0.98

TRY

0.94

CNY

0.90

CZK

0.90

As you can see most currencies score bad on at least one of the 4 basic strategies. In other words: in efficient markets there is no such thing as a free lunch.

Also be aware that these are very simple models. Other, more sophisticated, models can result in totally different predictions.

Statistical shorts

I find the combination of a favorable term spread and undervalued based on 5-year changes in purchasing power the most attractive forex strategy. This is the first column in the table above. I think this strategy generates the highest returns, in the long run. I also prefer it because I think it involves the least trading. As with any other investment strategy it does not always work though. Based on this strategy good shorts could be the Israeli shekel, the euro and the Hong Kong dollar, and the 2 East European currencies PLN, CZK.

Deutsche Bank thinks the Israeli shekel is the second most overvalued currency in the world. In other words the shekel is a short. The Bank of Israel is selling as well, although only in small amounts. That it did not change its ultra-low interest rates will not further push up its currency either.

See previous articles for more information on the Hong Kong dollar. The currency is pegged to the USD. Therefore it depends on the monetary authorities to decide when to de-peg. I do not think they will do that anytime soon. Recently the Hong Kong Monetary Authority issued bills for the equivalent of 10.3 billion USD to soak up excess cash.

The situation with the Polish zloty is difficult to judge. The economy is doing fine with wages going up and inflation so far under control. See also here. What still remains is an unfavorable ranking based on term spread and purchasing power. The current value seems to be high and seems only sustainable if positive news continues.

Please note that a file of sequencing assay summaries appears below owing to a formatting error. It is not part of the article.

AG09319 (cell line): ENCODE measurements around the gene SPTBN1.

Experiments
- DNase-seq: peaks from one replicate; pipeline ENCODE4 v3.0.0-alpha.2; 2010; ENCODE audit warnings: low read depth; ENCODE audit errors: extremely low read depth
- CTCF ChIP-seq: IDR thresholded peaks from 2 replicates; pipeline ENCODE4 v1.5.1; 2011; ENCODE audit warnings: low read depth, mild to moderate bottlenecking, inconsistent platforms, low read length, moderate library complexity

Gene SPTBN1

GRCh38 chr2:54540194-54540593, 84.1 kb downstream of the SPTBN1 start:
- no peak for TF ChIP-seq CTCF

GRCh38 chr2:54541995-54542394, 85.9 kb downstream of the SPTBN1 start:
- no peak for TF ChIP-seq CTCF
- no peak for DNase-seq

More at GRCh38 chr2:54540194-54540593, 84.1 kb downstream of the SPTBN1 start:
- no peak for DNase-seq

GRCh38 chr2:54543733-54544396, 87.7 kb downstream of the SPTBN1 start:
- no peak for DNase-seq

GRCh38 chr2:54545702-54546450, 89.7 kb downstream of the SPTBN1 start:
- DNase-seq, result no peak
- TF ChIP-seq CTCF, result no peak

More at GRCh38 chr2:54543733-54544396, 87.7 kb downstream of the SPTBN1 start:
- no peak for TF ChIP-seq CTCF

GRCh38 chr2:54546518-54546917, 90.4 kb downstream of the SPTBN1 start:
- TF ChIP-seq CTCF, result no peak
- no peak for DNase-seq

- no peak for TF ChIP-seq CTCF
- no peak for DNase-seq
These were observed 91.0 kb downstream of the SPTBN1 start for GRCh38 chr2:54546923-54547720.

I have not found anything really justifying the bear case. Traders in the zloty might be speculating the Polish central bank might do the same as the Czech central bank: raise interest rates more than the European central bank. If that does not happen the value of the zloty might decrease. In the mean time reported labor shortages in the region make this unlikely.

For the Czech kurona the story is similar to that of the Polish zloty. A good economy and labor shortage drives inflation up. Therefore the central bank raised interest rates again. See also here. Short-term there might not be many internal drivers for the currency to go down.

The euro is also a short but statistically not as pronounced as the other 3 currencies. The euro has gone up on good GDP news from Germany. Other euro economies such as The Netherlands, Spain and Ireland have been performing very well. The EU Commission forecasts Germany to continue growing. Therefore Germany is probably going to be another engine for European GDP growth. A failure of German coalition talks followed by a new German election could spoil the party. Also lack of progress in Brexit negotiations may weigh on the euro.

Statistical longs

Based on the combination of changes in purchasing power and the term spread the most undervalued currencies are the Chinese yuan, Russian ruble, the Japanese yen, the Mexican peso, and, to a lesser extend, the Canadian dollar. The Indian rupee and the Indonesian rupiah are also good longs but this article focuses on currencies that can be traded via Interactive Brokers.

In the same report the Deutsche Bank mentioned the Israeli shekel as the second most overvalued currency in the world the Chinese yuan was described as the most overvalued currency. For this analysis Deutsche Bank mostly relies on fundamental econometric models. These models are fed with past data. Then parameters are computed using regression. Finally these parameters are used to predict exchange rates using present data.